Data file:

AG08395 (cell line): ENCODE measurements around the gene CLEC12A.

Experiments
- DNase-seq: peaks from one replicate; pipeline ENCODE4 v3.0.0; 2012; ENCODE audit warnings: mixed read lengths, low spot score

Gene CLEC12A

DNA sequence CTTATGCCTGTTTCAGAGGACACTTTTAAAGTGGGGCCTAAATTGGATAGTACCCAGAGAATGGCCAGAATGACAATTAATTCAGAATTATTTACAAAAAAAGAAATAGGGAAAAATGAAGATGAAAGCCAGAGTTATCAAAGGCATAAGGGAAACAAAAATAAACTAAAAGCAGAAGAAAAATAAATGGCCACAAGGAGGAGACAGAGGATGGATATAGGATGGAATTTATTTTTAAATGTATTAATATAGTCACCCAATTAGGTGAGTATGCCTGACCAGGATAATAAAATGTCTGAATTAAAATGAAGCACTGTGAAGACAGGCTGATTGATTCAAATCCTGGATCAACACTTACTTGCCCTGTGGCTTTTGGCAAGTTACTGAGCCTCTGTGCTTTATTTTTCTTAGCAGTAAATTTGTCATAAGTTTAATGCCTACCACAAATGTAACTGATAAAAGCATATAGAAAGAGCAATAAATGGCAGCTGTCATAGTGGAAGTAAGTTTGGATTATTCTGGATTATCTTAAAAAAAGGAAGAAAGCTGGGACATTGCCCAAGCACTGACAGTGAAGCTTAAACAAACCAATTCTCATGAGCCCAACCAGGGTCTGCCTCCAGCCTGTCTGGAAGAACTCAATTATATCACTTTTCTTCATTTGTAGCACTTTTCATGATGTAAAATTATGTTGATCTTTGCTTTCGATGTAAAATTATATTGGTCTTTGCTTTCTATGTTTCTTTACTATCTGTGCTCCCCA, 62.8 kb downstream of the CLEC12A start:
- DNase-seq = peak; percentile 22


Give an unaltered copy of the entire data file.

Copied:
AG08395 (cell line): ENCODE measurements around the gene CLEC12A.

Experiments
- DNase-seq: peaks from one replicate; pipeline ENCODE4 v3.0.0; 2012; ENCODE audit warnings: mixed read lengths, low spot score

Gene CLEC12A

DNA sequence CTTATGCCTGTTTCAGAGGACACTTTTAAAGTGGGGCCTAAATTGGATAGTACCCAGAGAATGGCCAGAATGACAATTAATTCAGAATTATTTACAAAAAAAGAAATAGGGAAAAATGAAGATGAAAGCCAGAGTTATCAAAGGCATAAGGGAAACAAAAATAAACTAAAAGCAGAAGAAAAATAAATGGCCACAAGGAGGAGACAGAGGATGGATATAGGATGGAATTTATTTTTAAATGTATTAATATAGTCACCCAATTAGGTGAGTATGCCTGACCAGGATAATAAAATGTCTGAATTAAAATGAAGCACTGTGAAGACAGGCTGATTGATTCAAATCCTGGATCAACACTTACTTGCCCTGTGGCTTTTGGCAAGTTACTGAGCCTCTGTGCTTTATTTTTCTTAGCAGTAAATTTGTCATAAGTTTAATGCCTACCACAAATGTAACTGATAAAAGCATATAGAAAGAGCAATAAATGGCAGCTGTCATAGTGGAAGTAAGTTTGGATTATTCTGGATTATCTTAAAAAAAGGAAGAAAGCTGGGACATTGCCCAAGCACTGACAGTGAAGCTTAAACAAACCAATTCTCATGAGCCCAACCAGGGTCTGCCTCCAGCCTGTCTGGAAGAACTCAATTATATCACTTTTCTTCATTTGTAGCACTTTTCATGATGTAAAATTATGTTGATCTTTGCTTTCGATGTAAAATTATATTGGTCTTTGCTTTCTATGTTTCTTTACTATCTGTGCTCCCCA, 62.8 kb downstream of the CLEC12A start:
- DNase-seq = peak; percentile 22